In response to some questions about creating standalone HealthVault applications, Eric Gunnerson responds on the HealthVault blog:
With client applications, we can verify what user account is being used, but we can’t verify which application they’re using. Given the importance of maintaining the privacy of health data, that makes us concerned.
There are, of course, cryptographic protocols that could be used to verify a client application. And the kinds of folks who read this blog are among the most likely to be able to make reliable use of those protocols. But I can appreciate the dilemma. The archetypal user of HealthVault is a mom who functions as a family’s health manager. How are you going to walk her through the protocols necessary to assure that a client application she downloads from the Net is properly certified for use with HealthVault? A screwup isn’t just her problem, of course. It’s a big time problem for HealthVault. Eric concludes:
In the longer term, it may be possible to construct an application verification that is sufficiently trustworthy to grant access similar to what web applications get.
Does anyone think this problem is more tractable in the near term? If so, how?
There is, meanwhile, this interesting twist:
In the short term, we are considering allowing partners to build client applications that only have write privs – applications could use them to add data to HealthVault, but wouldn’t be able to read any data (an interesting case where write access is less privileged than read access). This would allow developers to write applications such as data importers.
A curious inversion indeed. HealthVault is going to create all kinds of fascinating thought experiments.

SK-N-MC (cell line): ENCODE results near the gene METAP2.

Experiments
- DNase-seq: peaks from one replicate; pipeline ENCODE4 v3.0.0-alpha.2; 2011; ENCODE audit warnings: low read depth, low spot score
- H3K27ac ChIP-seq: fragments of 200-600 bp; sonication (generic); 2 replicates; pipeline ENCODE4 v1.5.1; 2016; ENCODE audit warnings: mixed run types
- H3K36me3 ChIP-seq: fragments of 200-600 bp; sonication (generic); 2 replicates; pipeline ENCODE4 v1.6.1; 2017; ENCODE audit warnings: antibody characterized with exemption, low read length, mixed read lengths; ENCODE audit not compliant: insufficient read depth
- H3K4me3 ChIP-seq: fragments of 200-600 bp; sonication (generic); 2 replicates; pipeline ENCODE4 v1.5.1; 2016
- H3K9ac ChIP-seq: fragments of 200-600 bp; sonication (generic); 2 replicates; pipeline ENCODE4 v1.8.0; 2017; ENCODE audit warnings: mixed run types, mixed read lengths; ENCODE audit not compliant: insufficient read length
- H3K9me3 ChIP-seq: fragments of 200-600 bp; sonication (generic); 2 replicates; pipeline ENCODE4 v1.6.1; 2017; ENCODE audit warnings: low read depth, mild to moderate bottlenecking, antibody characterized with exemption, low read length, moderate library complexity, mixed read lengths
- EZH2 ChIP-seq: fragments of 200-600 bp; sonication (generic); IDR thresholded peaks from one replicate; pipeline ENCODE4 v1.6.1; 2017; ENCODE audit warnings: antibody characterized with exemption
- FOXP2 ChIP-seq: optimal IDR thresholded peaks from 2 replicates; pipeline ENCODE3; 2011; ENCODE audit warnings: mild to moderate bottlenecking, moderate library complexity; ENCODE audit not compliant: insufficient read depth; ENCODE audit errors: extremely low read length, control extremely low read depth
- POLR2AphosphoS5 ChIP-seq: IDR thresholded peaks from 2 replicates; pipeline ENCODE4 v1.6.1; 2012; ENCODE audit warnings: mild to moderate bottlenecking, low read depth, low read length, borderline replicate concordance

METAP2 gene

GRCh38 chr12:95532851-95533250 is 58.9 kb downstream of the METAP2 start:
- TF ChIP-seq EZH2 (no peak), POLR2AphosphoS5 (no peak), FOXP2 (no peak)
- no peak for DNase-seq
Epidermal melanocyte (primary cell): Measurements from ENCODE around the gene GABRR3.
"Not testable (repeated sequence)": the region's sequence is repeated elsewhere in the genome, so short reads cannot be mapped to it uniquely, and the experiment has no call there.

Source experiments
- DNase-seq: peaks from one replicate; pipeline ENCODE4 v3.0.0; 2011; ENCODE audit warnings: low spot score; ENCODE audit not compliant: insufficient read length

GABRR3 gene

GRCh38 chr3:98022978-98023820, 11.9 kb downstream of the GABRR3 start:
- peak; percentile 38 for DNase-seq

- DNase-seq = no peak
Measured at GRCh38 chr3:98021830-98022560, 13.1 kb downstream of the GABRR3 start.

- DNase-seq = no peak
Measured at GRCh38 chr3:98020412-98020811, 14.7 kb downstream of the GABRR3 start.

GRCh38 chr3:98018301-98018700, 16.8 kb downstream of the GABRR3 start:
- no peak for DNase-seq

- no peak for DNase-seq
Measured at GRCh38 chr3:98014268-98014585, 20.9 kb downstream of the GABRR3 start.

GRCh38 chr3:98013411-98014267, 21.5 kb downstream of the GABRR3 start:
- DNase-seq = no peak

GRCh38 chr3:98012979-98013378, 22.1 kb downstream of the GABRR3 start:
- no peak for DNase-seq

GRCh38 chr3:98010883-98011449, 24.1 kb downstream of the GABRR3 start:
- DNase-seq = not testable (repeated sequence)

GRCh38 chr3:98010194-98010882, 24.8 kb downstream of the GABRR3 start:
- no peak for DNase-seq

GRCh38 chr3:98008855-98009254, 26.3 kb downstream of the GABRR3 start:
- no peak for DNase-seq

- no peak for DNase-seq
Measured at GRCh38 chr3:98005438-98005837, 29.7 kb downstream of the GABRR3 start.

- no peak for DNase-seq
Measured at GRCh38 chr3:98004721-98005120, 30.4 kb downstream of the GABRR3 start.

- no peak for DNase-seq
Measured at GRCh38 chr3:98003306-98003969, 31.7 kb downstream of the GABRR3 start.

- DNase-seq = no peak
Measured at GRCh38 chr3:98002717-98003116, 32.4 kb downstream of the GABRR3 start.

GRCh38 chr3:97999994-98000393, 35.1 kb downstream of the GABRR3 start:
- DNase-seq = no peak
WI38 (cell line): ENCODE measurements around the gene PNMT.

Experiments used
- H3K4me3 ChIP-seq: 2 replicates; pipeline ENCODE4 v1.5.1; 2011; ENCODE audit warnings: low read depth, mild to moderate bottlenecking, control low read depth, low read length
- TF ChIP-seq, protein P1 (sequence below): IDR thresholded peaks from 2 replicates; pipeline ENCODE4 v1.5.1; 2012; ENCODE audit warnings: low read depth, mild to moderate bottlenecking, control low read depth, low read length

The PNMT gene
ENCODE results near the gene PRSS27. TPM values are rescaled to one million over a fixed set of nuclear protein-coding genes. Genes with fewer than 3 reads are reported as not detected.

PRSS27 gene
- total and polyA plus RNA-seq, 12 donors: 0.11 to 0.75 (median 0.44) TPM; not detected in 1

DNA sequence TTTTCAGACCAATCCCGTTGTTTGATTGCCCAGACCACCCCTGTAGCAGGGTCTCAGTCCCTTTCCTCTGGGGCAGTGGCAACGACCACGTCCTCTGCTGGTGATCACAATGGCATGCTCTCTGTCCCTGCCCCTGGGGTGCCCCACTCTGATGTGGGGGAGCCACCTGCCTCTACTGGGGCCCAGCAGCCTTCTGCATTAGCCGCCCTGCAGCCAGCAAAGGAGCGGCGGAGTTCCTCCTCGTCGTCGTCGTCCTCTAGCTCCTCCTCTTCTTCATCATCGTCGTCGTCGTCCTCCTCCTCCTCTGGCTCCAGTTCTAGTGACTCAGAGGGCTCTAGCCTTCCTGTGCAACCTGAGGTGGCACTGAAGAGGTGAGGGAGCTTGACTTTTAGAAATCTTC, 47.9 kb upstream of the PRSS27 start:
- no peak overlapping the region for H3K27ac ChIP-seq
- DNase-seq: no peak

5 thoughts on “Can mom verify a HealthVault application?”
There was a fascinating series on CIO.com recently about the increasingly sophisticated service economy behind malware, and how it’s almost impossible for banks to protect against exploits running on infected machines. Key quote: “In the next generation, we will all do business with infected end points”.
But the first Immutable Law of (Computer) Security is
Of course you can try embedding “trusting computing” in the hardware, but that simply brings up the question of who do you trust?.
“Of course you can try embedding “trusting computing” in the hardware, but that simply brings up the question of who do you trust?.”
That movie is beautifully done. But at the end we’re back to the same place. How do we give mom a reasonable assurance that her family’s health data will not be phished?
You don’t and can’t.
We had fraud and falsification in the past, before computers, and we’ll have it in the future. If people can make money by subverting things they will be subverted. You can make it hader by adding encryption and trust algorithms (PKI, Trusted Computer, HTTPS, AES), but in the end you have to draw a line somewhere (app, OS, BIOS, TPM chip, Marine with shiney shoes and a .45 ACP) and that’s where the attacks will happen.